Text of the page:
Samsung Galaxy S23 May Ditch Exynos Chips in Favor of Snapdragon Globally
Samsung has long partnered with Qualcomm on mobile technology, and the pair have just announced an expanded relationship. Not only will they maintain their patent licensing agreement through the end of the decade, but Samsung will use Qualcomm chips in more of its phones. That might mean Exynos haters will get their wish for a global Samsung flagship with Snapdragon instead of Exynos.
Most iterations of the Galaxy S family have been bifurcated — in North America, these phones rely on the latest Qualcomm Snapdragon ARM chips. For instance, the latest Galaxy S22 series has the Snapdragon 8 Gen 1. However, the global variant of Samsung’s flagships usually sport the latest Samsung Exynos chip — that’s the Exynos 2200 for the S22. This chip has almost the same CPU configuration with a Cortex X2, three Cortex A710s, and four Cortex A510s. For whatever reason, Samsung’s chip doesn’t perform as well, and Qualcomm’s Adreno GPU dominates the RDNA2-based Xclipse 920 in the Exynos.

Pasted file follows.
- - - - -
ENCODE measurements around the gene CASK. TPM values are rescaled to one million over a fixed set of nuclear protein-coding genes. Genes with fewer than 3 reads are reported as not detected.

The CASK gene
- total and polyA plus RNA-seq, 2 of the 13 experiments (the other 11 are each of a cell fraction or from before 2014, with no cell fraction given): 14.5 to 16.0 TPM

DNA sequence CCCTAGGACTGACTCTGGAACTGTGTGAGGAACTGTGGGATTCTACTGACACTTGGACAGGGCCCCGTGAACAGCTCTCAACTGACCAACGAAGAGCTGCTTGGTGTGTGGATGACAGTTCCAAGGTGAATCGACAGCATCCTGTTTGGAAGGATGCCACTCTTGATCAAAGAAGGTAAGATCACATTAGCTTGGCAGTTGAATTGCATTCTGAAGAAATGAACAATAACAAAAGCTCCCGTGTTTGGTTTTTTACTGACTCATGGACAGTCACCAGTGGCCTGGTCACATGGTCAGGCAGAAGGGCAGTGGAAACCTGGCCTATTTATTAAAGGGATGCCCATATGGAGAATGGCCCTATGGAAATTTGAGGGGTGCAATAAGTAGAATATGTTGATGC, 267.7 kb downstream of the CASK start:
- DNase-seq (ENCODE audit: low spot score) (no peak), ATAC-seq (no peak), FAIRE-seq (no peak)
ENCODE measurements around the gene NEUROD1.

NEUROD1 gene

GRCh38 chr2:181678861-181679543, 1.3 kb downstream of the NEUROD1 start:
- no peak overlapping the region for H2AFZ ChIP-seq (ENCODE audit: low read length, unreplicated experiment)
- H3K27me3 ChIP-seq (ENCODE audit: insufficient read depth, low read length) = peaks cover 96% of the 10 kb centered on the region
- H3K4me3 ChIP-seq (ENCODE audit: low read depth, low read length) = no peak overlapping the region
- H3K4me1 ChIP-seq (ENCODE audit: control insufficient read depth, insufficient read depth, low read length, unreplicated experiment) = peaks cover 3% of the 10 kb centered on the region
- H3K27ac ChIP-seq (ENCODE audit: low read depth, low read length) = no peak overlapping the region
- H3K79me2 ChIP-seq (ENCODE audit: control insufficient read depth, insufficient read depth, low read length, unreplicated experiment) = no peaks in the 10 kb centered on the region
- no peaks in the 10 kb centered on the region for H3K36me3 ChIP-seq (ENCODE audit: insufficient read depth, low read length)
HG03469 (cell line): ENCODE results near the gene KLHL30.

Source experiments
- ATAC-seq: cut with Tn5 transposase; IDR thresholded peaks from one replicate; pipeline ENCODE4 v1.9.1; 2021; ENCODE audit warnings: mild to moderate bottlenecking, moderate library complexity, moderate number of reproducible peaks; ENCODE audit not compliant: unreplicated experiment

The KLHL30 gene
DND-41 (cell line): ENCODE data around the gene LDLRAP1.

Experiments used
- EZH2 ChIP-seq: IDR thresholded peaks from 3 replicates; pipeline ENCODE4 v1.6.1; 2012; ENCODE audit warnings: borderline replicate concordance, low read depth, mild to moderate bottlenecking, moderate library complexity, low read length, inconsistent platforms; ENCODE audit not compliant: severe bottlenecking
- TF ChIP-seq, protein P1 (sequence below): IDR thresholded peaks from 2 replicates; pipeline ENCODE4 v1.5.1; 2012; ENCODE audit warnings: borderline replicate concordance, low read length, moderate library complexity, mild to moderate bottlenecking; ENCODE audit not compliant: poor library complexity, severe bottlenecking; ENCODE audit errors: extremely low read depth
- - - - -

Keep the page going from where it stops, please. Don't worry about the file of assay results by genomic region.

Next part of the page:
The newly announced partnership is still a bit vague, and Samsung stopped short of explicitly confirming that it was ditching Exynos. However, it certainly sounds that way. During the Qualcomm earnings call, CEO Cristiano Amon noted the agreement means that Samsung will be “expanding the use of Snapdragon platforms for future premium Samsung Galaxy products globally.” This goes into effect next year, just in time for the Galaxy S23.
This could be a rare instance of a business alliance that makes consumers happy. The Exynos system-on-a-chip (SoC) has most of the same bone stock ARM components as other mobile processors, but its performance, battery efficiency, and heat generation are worse than the corresponding Qualcomm parts. This has been true generation after generation, with the sole exception of 2015 when Qualcomm’s Snapdragon 810 had such severe heat issues that Samsung used the Exynos 7420 even in the US.
The situation is so bad that Samsung customers have started petitions asking for the company to stop using the Exynos SoC altogether. The almost 50,000 signatories to that petition might get their wish. Although, Qualcomm’s latest chips aren’t exactly bowling over picky smartphone consumers. The 8 Gen 1, based on Samsung’s 4nm process, exhibits higher heat and battery consumption than the last-gen Snapdragon 888. Early results from the 8+ Gen 1 with TSMC’s 4nm process are more encouraging. Should Samsung actually move all Galaxy S23 models to Qualcomm, we’d be looking at the Snapdragon 8 Gen 2, which will hopefully refine the formula further.